Here is the footage I shot from the event last weekend. I didn't know everyone's name, so I just put the first thing that came to mind.

In other news, Hopps just put its second pro on the team (the first being Jahmal Williams, of course). Nope, not allowed to say yet, but it is the graphic on the left:

Apparently the intro is to happen on 48 Blocks, but I might have gotten myself into a little trouble saying that on Twitter since they didn't know about it yet. No harm done though...I think. I am stoked on the new pro though. Seems like good things are in store for Hopps!

Tuesday, May 05, 2009

McRad Mike Mo graphics to the sounds of JR blasting from the speakers

Just to clear something up from a couple posts back...because sarcasm can be lost in the world wide webs we weave: I was kidding about Jereme Roger's music. I do like it in novelty, same as Lil' Wayne, but just as Lil' Wayne, it holds no legitimacy. I find humor in that which had no humorous intentions. I could hate on it like most people, but I find it rude not to clap at the Special Olympics. After all, they are giving it their best. JR and Lil' Wayne may be disillusioned, but at least they are trying. I mean, look at how many people buy Lil' Wayne albums. They are even letting the lil' guy play with a guitar and attempt some form of rock. Kanye West is also a bit disillusioned, but at least he has talent. I find amusement in his arrogance as well. After all, when have you met a rational person that has achieved the success of those people? Think about it...

Speaking of success, the 17 year old switch flipper, Mike Mo Capaldi, was turned pro in 2008 and has some interesting graphics (most notable, the Beavis and Butthead one that I need to find for my collection). Crailtap recently had a contest to design a graphic for him, which would be available next season. This is the one that won:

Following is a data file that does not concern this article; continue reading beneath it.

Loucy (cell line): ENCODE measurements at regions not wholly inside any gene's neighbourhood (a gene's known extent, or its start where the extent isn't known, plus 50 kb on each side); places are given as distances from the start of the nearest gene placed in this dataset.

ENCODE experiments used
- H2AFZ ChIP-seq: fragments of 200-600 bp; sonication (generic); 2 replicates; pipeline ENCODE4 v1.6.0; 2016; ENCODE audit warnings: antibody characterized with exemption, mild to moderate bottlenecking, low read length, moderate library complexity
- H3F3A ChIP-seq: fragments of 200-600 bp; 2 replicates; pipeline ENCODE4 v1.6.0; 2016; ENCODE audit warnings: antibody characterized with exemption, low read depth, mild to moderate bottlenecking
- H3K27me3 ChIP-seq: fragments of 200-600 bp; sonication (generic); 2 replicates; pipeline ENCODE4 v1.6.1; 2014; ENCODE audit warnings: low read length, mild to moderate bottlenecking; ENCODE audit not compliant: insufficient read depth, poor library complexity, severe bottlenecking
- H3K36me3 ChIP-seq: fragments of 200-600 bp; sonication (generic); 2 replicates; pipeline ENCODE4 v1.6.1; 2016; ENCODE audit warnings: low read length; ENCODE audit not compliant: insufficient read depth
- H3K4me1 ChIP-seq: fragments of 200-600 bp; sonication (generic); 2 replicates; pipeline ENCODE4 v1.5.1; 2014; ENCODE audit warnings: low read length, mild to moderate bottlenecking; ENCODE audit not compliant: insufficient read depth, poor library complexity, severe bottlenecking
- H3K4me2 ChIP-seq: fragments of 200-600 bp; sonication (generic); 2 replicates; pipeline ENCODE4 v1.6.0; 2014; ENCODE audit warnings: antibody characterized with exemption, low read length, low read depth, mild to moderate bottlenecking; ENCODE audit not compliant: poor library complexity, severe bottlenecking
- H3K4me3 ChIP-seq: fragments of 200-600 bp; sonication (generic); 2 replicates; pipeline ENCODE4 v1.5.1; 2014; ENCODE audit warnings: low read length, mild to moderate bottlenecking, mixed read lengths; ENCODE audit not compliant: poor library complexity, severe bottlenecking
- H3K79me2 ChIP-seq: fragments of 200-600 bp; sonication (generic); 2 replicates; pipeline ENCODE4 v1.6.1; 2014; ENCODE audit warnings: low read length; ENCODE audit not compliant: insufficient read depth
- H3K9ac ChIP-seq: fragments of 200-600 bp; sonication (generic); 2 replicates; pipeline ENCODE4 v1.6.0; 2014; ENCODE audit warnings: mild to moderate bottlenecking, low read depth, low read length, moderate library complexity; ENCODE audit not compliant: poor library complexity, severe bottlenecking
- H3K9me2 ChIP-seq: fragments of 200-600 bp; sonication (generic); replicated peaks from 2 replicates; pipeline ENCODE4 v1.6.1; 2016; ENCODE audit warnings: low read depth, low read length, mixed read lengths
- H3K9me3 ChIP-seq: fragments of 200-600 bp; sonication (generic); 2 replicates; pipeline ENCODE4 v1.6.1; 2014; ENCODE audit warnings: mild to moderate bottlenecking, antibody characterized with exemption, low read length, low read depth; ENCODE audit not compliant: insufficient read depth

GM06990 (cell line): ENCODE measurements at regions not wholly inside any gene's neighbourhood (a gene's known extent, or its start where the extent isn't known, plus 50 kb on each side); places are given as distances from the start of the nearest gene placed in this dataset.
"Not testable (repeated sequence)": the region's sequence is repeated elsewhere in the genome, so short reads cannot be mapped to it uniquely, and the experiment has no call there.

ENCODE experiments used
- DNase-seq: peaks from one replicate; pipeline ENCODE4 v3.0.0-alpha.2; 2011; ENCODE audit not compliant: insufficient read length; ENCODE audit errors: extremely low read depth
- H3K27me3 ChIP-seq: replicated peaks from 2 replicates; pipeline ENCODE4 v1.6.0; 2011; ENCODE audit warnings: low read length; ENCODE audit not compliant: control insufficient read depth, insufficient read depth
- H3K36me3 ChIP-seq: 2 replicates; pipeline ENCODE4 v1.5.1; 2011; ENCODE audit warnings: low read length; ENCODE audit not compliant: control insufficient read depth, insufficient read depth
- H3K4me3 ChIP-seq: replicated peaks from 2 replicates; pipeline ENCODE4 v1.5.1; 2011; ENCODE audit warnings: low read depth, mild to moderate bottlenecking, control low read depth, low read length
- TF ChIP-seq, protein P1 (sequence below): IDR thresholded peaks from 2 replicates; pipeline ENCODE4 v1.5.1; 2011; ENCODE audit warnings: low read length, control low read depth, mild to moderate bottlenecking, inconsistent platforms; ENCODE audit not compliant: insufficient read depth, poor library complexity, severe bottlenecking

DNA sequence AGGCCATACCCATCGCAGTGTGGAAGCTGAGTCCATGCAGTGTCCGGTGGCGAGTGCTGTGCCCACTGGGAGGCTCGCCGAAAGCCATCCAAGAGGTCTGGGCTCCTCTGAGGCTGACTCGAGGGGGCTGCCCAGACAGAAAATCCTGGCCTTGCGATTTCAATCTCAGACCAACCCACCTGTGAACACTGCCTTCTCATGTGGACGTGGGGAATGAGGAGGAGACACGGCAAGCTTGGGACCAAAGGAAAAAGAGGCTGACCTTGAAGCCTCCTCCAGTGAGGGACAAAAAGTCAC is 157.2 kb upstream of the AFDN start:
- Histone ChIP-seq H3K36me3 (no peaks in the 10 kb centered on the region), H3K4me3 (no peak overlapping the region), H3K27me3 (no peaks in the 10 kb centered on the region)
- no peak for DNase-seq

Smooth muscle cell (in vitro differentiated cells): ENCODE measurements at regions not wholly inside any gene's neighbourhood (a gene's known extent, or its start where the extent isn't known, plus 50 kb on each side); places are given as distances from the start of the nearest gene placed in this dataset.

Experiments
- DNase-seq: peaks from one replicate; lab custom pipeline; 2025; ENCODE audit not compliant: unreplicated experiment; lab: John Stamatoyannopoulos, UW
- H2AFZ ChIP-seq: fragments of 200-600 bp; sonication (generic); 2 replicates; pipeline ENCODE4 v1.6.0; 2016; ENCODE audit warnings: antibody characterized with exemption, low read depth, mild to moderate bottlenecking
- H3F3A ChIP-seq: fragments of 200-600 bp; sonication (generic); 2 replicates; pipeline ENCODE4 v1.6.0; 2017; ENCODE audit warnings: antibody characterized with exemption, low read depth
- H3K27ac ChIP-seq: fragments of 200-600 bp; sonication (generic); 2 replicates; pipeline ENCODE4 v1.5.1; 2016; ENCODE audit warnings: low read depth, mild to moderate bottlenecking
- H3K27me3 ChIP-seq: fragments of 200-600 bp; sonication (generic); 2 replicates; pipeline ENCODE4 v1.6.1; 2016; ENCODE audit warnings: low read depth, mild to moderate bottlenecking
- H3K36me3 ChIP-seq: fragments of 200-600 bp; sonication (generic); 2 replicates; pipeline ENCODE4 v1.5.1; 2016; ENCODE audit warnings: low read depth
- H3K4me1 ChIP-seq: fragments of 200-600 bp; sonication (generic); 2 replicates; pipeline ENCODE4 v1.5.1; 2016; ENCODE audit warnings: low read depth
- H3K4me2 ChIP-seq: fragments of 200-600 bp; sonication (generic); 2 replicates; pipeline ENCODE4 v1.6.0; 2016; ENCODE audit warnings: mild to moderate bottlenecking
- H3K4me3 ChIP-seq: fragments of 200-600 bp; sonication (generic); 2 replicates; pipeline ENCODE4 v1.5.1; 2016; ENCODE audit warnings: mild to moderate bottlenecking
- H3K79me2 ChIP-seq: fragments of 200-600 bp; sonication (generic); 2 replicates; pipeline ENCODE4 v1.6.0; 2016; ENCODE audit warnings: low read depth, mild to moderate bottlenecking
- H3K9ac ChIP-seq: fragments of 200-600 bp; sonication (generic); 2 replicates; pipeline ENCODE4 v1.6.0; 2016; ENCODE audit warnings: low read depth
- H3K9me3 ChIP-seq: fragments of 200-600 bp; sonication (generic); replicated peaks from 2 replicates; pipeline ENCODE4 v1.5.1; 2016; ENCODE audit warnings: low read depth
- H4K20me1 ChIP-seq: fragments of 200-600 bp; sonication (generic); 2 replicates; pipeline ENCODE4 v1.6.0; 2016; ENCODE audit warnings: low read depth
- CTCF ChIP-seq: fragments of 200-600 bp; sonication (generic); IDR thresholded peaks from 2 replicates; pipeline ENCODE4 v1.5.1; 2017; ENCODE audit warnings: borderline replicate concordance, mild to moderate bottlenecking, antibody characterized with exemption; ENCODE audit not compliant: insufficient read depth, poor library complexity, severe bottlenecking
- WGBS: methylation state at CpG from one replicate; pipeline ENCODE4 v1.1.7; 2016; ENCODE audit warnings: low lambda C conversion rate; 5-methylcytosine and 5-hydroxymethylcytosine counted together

Here are my submissions:

The Big Cheese Lotto tickets should look familiar from this.

Apparently Poltergeist was filmed in Simi Valley, where Mike Mo is from.

Honey, I Blew Up The Kid was filmed in Simi Valley too. I did one version with Megan Baltimore's (one of the owners of Girl) dog, Chick, and the other with the Crailtap friendly goat.

Since Mike Mo plays basketball and is a fan of Michael Jordan, I decided to do a couple Jordan inspired graphics.

As I am a fan of ASCII (text) art, I did a graphic as such. I put this together as reference material:

And this is what the ASCII graphic looks like up close:

In other news, I went to the McRad show at the Autumn Bowl the other night and filmed some of the skating, so I will post a clip when I finish editing it. Chuck Treece doesn't just know how to ride on a skateboard and calls himself a skater, he actually skates. He was skating the whole night (when not performing). Props!